MLC: No spoilers, but there are a lot of changes visually. One of the interesting things that Michael brought to us was that Carrie has kept her old apartment the way she always has, as her work sanctum, where she goes to write and whatnot. There is more of a feeling that she gets to do things there that she would not have in the apartment with Big, reflecting her travels, a different color sensibility, more her personality, whereas the apartment with Big had been decorated, for the second movie, very much with him in mind; it was very masculine and sort of austere. This, too, you will see has changed. We were asked to reflect both their personalities, more balanced. Also, [there is] a partial renovation expansion that was not there before. Color palette and stylistically, there’s a fair amount of change in their apartment together.

AT: How have Carrie, Miranda, and Charlotte evolved their tastes now in their 50s?

CS: It’s literally the difference between being in your 30s and being in your 50s. You have different tastes. You’ve seen more of the world, you’ve just seen more stuff. The kids are teenagers now. [Charlotte’s] still involved with the museum. Miranda’s settled in more in her home in Brooklyn. Mostly, they’ve matured and are comfortable in their lives and with themselves, and you can see that in their places.

Credit: Craig Blankenhorn/HBO
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AT: Miranda and Charlotte had young children in the show and movies. Now in their 50s, how do the kids factor into the production set?

MLC: In Charlotte’s apartment, there’s a sense of a little bit of chaos from the family. The girls are teenagers now and there’s a little bit of tension between the decor and their bedroom being for a certain age. We were also asked to show a lived-in [space], more of a media/play area, electronic games, that kind of thing so that it’s not quite as controlled as it used to be. Indirectly, it references the lockdown, so some of the things we’ll see in the episodes will refer to that as in like, ‘wow, we’ve been spending a lot of time indoors.’

CS: Kristin [Davis and I] had a conversation about how messy it would be. I had left some of the areas a little messy thinking they were the girls’ areas and Kristin was like, “No, Charlotte would make them clean that up.” That was funny.

MLC: Unlike Brady [Miranda’s son]! He’s established as having his own room, something we never seen before because now he’s also a teenager. I have two [teenagers] and I was like, “Let me tell you something: teenage boys’ bedrooms look like a bomb went off no matter what.” So we had some fun with that.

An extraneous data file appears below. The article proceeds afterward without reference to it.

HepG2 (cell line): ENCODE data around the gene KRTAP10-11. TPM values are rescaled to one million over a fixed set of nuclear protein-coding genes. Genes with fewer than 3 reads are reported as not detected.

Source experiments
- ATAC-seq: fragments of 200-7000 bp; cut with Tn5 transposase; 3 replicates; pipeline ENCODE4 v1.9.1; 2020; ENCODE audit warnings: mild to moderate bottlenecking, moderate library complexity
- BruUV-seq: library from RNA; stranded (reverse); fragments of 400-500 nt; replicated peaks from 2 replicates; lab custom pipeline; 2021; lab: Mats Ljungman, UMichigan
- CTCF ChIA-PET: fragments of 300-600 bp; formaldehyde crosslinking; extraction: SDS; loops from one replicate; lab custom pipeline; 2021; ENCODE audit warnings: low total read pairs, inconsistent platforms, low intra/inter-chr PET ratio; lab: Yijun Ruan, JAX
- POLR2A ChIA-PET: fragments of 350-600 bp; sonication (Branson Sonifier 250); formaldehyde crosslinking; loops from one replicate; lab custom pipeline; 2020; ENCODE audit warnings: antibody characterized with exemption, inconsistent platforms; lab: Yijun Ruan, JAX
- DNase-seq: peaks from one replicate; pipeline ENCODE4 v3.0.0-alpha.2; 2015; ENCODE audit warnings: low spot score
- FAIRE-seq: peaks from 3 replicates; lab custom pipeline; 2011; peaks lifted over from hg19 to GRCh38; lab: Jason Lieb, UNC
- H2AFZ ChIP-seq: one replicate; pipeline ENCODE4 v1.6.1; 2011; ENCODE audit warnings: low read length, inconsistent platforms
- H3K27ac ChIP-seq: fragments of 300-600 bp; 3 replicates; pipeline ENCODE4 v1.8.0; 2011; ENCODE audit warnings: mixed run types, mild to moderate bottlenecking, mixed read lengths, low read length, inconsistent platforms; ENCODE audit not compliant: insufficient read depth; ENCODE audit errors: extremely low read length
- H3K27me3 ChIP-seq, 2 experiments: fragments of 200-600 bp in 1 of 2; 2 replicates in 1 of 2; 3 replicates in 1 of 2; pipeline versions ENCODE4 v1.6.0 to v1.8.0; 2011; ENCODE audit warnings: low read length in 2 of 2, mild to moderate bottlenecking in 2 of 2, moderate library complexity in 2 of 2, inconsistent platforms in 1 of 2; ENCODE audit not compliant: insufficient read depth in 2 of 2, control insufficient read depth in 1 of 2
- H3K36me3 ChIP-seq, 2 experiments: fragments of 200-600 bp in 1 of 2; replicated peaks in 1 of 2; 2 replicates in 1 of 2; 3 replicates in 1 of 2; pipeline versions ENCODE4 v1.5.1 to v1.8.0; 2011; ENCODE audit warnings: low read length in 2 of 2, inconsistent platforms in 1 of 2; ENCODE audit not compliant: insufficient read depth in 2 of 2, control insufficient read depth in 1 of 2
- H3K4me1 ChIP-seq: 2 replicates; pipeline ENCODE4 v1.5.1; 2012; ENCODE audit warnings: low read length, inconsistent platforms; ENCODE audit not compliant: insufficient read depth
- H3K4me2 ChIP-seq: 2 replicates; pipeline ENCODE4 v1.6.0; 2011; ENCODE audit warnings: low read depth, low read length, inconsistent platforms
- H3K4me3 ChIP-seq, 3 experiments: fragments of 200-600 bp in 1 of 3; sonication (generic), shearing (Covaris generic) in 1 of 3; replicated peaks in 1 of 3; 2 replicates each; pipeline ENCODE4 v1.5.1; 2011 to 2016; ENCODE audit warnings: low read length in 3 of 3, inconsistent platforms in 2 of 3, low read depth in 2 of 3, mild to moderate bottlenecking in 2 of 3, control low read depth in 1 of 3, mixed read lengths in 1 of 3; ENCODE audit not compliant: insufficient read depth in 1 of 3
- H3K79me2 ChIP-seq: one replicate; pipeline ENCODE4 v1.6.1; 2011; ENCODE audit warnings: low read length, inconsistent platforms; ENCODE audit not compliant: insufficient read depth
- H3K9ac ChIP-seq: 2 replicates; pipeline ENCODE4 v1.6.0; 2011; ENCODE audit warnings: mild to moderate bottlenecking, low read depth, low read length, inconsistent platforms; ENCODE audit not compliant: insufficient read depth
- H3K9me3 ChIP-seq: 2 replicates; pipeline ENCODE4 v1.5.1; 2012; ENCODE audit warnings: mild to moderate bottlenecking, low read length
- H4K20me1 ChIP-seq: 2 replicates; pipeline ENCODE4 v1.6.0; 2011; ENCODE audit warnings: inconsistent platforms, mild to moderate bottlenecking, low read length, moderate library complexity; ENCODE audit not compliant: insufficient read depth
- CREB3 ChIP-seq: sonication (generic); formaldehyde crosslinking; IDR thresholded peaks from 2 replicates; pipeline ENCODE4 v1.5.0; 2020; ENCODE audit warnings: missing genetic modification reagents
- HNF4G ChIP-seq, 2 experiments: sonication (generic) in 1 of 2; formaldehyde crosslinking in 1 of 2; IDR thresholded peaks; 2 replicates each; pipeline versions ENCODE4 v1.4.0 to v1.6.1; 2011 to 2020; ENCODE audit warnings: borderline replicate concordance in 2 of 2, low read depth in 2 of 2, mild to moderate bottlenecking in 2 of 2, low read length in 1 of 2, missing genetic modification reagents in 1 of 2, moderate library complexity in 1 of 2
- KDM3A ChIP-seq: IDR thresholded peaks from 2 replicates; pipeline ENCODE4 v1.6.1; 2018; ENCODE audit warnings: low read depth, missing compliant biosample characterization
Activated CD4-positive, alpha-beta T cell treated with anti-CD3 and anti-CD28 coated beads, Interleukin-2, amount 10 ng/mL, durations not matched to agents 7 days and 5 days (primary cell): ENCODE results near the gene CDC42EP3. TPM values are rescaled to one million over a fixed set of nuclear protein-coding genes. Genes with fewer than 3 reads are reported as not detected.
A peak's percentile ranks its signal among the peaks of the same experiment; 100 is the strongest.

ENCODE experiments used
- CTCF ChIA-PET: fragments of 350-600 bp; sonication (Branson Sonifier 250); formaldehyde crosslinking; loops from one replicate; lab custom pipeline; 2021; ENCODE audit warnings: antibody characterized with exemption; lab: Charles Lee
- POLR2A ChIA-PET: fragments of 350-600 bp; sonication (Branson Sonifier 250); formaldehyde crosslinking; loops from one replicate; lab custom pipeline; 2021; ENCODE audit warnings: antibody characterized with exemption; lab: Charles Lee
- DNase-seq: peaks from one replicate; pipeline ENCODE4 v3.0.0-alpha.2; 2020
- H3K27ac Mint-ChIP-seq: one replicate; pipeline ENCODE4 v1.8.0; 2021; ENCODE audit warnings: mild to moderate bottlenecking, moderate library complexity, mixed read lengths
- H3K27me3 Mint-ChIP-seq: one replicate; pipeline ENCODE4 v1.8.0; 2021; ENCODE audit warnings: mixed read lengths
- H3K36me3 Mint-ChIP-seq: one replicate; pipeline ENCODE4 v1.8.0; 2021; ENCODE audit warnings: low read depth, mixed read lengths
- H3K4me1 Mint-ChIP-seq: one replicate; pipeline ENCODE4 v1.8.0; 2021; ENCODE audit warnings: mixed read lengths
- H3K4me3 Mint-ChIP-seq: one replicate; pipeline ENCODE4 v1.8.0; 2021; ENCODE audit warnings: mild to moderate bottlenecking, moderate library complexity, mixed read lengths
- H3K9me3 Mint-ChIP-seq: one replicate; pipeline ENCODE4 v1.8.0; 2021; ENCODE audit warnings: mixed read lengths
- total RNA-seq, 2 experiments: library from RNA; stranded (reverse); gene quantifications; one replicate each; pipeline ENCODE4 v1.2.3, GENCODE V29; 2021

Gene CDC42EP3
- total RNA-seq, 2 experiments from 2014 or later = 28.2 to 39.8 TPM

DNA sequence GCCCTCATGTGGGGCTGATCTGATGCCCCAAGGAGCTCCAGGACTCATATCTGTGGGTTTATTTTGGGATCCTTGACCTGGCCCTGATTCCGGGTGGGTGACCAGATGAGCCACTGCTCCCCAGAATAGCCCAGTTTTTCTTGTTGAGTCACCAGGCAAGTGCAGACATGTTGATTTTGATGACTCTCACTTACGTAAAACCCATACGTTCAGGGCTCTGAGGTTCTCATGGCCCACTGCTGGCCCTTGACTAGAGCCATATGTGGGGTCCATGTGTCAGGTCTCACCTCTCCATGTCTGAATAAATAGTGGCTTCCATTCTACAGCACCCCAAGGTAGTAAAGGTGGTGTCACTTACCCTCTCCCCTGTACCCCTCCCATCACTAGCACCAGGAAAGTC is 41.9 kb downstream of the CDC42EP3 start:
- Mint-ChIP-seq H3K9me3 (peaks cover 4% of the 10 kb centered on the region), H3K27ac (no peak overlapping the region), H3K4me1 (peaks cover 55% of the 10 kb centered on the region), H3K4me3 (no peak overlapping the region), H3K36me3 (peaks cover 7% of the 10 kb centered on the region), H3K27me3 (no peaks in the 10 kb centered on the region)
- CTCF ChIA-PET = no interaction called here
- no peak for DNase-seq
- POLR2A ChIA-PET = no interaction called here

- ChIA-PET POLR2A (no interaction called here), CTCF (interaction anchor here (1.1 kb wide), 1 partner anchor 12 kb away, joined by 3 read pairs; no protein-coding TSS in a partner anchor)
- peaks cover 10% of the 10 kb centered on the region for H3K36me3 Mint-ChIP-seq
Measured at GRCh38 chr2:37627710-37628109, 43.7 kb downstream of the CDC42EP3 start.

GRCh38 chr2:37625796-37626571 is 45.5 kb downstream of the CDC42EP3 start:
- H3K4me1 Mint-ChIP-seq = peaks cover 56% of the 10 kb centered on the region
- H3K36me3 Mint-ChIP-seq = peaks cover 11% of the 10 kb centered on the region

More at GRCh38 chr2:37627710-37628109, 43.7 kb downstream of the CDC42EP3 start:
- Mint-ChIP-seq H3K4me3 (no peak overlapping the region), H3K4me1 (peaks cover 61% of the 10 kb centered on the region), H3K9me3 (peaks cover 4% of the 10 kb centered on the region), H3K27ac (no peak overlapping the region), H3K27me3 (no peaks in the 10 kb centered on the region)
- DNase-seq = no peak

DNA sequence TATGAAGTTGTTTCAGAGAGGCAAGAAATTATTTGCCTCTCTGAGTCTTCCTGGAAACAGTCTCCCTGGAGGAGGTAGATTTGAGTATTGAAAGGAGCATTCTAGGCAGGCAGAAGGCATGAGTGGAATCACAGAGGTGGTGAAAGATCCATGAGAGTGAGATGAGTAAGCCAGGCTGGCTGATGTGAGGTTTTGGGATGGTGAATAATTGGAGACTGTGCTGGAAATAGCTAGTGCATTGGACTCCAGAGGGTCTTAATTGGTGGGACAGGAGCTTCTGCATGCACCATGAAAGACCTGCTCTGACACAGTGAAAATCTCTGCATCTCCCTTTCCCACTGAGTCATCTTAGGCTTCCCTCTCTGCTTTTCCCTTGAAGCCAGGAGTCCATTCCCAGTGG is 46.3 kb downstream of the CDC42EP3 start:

AT: Are there any decor items or moments that were brought in from the original series and movies?

CS: Everyone should rest assured that Carrie’s famous closets are the same. There are a couple pieces of furniture from Carrie and Big’s that we kept, like the wallpaper in their foyer. I was able to find the same wallpaper. And [Charlotte’s] famous flowers because I had the same floral designer who did the movies.

AT: What was your favorite part of designing the set of “And Just Like That…?”

MCL: What stuck with me from the moment I interviewed for the show, Michael Patrick said, “Bring the artistry to every set.” [He said] he was never once disappointed in my sets. So that set the bar high.

CS: I can tell you that being in Carrie Bradshaw’s famous closet with Carrie Bradshaw was a moment. Like, “wow, I’m here in this place.” To be in there with the costume designer, Molly Rogers, and Michael Patrick King and they’re just looking in the closet, “Oh, remember when she wore this? I remember when she wore that. The fashion roadkill outfit, right?” That was really cool.

Credit: Craig Blankenhorn/HBO

AT: How can fans get the look from the set for their own apartments and homes (for a reasonable price)?

CS: I did keep in mind that people would want to take things away from the decor and the design. People could look at the color palettes, even the most upscale interior — everything’s not so fancy. You can find different levels of similar objects and finishes at every price point. Like from Carrie and Big’s, we have some taffeta curtains, those are pretty accessible. Patterned carpets and wallpaper finishes are pretty accessible. And the color palettes are really fun. Something people could look at and be inspired by.

MCL: They’re very composed palettes, I would say. Very contemporary and inspired by current design. Literally, nothing was customized. Technology has changed. Now you can custom print just about anything and it doesn’t have to cost you $100 a square foot.

Thanks for chatting with us, Miguel and Carol! Catch “And Just Like That…” now airing new episodes every Thursday on HBO Max.